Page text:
You may have heard that drinking 64 ounces of water a day is standard, but according to the National Academies of Sciences, Engineering, and Medicines, you should be drinking a little more.
The adequate intake (AI) recommends around 95 ounces for women over the age of 19 and 131 ounces for men over the age of 19. When you’re figuring out how much water to drink, consider these factors:
- Age: Children need less water, while the elderly need more.
- Activity level: Whether you’re running a 5K or a marathon, athletes lose more water through perspiration. It’s important to refuel before, during, and after workouts.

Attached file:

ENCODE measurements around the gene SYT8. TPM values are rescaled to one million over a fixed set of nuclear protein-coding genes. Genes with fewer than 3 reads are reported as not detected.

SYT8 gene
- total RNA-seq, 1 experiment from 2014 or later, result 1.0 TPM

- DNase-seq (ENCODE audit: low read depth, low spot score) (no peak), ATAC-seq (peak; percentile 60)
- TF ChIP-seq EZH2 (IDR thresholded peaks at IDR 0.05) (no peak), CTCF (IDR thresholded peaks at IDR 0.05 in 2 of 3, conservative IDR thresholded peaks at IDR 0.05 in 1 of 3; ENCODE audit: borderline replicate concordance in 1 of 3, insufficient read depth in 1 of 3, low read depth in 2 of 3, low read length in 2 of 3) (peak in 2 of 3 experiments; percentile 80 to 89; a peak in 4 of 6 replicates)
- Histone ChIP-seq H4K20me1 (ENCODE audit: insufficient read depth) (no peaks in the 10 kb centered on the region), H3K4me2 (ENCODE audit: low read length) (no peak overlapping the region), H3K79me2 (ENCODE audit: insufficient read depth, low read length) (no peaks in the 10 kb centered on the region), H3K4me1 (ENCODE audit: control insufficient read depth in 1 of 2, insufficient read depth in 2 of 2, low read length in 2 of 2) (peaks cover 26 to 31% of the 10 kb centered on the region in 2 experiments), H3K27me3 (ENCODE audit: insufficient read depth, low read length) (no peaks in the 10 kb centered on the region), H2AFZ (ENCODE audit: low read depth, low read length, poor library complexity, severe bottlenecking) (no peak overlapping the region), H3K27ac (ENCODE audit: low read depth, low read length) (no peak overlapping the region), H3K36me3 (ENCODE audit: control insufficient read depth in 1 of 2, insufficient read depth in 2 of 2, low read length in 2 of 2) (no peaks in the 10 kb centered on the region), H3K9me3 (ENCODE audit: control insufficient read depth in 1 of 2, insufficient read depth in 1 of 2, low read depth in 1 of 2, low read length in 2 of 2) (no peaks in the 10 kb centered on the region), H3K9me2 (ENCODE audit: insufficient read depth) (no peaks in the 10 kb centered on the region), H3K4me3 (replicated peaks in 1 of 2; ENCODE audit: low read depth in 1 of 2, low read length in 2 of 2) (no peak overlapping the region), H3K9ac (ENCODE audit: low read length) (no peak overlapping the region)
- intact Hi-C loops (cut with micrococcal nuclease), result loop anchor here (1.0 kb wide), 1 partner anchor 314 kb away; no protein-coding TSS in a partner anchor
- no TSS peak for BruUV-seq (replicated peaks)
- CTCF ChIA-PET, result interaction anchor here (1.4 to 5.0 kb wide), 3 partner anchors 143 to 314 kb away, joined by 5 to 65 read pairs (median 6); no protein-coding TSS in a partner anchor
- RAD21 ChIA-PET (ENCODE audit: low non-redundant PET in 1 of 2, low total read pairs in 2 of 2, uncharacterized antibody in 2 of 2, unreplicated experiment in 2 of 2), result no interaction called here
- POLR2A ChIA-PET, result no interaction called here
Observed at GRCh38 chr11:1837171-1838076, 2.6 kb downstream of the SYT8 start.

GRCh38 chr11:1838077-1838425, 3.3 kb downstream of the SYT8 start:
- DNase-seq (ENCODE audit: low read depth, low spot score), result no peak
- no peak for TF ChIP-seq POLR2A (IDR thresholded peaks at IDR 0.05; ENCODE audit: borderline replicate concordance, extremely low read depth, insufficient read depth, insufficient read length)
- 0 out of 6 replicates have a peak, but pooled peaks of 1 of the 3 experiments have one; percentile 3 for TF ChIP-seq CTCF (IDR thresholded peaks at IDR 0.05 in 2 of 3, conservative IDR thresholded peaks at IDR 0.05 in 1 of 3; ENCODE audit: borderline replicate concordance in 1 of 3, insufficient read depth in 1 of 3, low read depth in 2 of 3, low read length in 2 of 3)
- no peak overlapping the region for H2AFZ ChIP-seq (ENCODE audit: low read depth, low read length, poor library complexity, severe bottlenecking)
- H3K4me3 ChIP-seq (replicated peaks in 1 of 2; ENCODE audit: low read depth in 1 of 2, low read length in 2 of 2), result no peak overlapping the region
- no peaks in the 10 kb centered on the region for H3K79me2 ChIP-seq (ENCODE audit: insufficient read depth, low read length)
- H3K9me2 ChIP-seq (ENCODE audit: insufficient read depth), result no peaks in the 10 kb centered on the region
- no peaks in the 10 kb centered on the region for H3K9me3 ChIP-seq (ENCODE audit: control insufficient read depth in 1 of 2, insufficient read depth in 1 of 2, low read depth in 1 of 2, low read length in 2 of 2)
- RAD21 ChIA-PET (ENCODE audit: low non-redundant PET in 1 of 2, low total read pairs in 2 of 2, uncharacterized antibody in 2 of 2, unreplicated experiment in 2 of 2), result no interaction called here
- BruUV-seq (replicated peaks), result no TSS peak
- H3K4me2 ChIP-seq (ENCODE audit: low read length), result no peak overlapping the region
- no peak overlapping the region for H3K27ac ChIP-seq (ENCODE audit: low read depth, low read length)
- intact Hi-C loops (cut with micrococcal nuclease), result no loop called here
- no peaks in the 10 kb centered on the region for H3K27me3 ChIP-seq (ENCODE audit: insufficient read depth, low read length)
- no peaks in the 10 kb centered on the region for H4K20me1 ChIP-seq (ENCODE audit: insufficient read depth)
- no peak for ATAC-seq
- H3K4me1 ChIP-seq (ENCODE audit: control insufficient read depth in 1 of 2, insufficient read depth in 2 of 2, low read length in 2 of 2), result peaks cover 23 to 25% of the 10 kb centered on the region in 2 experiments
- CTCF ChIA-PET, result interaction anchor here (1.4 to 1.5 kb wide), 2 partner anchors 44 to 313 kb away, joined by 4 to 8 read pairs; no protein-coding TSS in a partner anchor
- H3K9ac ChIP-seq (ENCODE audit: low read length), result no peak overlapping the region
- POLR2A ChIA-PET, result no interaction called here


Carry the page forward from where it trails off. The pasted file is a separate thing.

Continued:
- Pregnancy/breastfeeding: Women who are pregnant or breastfeeding should increase water consumption.
- Climate: While you’re soaking up the sun, make sure to replenish your fluids more often.
- Health: When you’re experiencing symptoms of illness like vomiting or fever, make sure to increase your water to stay hydrated.
When in doubt, listen to your body. Studies show that humans feel thirst before any negative effects of dehydration begin. So when you’re thirsty, drink up!